Our quest for the elusive mountain bongo

The Bongo Surveillance Project (BSP) is a non-government organisation, with charitable trust status in Kenya.

Its founder, Mike Prettejohn, is one of the few people in the Kenya who has over 80 years of in depth knowledge and experience of the high forests and their wildlife. He has studies the bongo for over 60 years. BSP is the the only organisation in the world focused on saving the mountain bongo and the forest of Kenya.

“In 2003, I was approached by the then Aberdare Park Warden, John Muhanga, who said “We seem to have had no Bongo sightings in the Aberdares. Our last groups seen were at the Ark in 1988. Do you believe the Bongo have become extinct?” Alarm bells were ringing. This beautiful antelope in the wild, so proudly discovered, admired and reported to all in the early 1900 via The Times, was no longer being observed in the wild. This was the start of the Bongo Surveillance Project and has evolved to be my latter lifetime quest”.

– Mike Prettejohn

Early days

Mike believed the Bongo still existed, so he set up a surveillance program with local trackers. With the help of KWS and some funds, the trackers found evidence of the Bongo’s existence through dung analysis. Peter Mwangi, former Head Tracker and now honorary member, honed his mountain bongo expertise since the 1970s when he captured them for export. Along with other experienced trackers, he transitioned from hunting to conservation, using their skills to save Kenya’s iconic forest antelope.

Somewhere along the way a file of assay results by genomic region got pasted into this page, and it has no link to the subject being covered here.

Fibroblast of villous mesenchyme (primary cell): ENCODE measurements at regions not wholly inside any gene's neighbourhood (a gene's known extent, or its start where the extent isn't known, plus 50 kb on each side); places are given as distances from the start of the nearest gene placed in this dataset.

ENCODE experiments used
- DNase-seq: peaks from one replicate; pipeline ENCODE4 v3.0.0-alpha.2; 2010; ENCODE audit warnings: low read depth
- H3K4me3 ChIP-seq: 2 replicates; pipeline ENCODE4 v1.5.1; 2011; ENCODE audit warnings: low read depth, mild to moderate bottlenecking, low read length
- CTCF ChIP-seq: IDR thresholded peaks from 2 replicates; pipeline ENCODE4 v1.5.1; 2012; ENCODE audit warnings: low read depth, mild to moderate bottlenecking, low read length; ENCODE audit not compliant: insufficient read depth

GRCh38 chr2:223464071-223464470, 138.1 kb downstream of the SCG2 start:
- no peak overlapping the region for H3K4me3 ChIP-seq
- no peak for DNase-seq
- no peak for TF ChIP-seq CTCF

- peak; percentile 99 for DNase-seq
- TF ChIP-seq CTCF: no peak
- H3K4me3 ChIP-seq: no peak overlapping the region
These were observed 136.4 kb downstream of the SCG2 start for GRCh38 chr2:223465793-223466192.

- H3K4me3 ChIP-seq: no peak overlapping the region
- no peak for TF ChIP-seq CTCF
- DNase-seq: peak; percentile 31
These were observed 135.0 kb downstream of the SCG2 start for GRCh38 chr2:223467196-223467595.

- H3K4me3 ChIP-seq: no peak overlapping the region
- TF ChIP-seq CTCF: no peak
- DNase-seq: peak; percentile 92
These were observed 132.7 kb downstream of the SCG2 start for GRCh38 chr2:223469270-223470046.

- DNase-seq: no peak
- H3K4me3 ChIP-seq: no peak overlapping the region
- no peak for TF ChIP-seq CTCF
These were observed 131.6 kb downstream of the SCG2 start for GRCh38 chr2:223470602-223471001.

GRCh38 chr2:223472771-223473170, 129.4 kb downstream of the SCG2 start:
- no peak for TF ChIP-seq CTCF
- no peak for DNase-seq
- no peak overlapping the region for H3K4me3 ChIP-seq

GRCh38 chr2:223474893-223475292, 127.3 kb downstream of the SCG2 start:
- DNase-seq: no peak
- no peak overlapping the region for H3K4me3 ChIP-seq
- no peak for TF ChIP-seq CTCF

The team began mapping areas with Bongo food plants, and captured their first Bongo photo in 2005. With more trap cameras and GPS equipment, they were able to further identify Bongo areas and prove their existence. As a result, the Mountain Bongo was listed as critically endangered on the IUCN red list in 2008. The BSP surveillance program continues to explore high forests in Kenya where Bongos are known to exist.


Currently, our focus is on closely monitoring and protecting the dwindling population of mountain bongos in different regions of Kenya. While starting from the Aberdares (specifically in the Salient and Kanjwiri), at present our efforts extend to the Mau Forest Complex, which includes the Maasai Mau Forest in the northeast of the Maasai Mara National Reserve; the Mount Kenya forest and the Eburu Forest.

Recognising the importance of community involvement in conservation efforts, BSP established the School Wildlife Clubs and development projects for the local communities. Currently, we collaborate with 22 schools on education, sustainability, and environmental initiatives. 

A new millennium

In collaboration with our partners, we are actively involved in reintroducing additional mountain bongos to these areas to secure their future and promote a sustainable population. Indeed, while the Bongo groups in Aberdare and Maasai Mau are thriving, those in Eburru and Ragati Mt. Kenya are struggling due to a lack of genetic diversity.


+254 733 642 320

Sangare Conservancy, Mweiga, Aberdare National Park, Kenya